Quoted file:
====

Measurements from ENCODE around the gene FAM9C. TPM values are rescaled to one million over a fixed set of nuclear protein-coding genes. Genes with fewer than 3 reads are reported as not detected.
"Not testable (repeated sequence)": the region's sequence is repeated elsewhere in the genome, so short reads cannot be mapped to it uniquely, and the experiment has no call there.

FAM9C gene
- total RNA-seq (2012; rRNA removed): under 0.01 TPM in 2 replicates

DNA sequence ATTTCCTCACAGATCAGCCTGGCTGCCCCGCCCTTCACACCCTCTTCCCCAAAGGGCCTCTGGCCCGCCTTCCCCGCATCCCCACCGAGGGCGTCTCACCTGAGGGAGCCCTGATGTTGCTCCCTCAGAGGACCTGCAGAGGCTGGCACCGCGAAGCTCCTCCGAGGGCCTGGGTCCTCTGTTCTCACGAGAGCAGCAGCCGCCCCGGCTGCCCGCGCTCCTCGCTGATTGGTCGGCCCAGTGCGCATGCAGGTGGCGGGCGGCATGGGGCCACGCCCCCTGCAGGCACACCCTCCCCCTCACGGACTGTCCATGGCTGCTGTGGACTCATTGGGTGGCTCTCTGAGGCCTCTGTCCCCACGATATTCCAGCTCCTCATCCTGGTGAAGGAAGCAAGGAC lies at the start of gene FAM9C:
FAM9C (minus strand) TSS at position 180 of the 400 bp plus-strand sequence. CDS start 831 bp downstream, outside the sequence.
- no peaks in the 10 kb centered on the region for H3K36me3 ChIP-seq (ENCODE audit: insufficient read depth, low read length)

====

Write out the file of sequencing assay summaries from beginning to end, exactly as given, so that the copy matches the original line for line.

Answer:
Measurements from ENCODE around the gene FAM9C. TPM values are rescaled to one million over a fixed set of nuclear protein-coding genes. Genes with fewer than 3 reads are reported as not detected.
"Not testable (repeated sequence)": the region's sequence is repeated elsewhere in the genome, so short reads cannot be mapped to it uniquely, and the experiment has no call there.

FAM9C gene
- total RNA-seq (2012; rRNA removed): under 0.01 TPM in 2 replicates

DNA sequence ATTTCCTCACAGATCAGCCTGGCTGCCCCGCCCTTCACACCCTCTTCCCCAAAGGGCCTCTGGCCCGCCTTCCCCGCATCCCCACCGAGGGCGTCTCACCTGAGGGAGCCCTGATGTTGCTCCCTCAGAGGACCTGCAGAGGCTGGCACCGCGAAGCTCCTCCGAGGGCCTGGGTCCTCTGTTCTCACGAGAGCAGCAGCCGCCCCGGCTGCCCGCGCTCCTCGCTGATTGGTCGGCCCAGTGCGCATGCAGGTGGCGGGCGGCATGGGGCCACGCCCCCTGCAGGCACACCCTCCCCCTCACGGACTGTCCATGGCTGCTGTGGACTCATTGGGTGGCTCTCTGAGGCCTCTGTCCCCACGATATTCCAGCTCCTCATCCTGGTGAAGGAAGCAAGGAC lies at the start of gene FAM9C:
FAM9C (minus strand) TSS at position 180 of the 400 bp plus-strand sequence. CDS start 831 bp downstream, outside the sequence.
- no peaks in the 10 kb centered on the region for H3K36me3 ChIP-seq (ENCODE audit: insufficient read depth, low read length)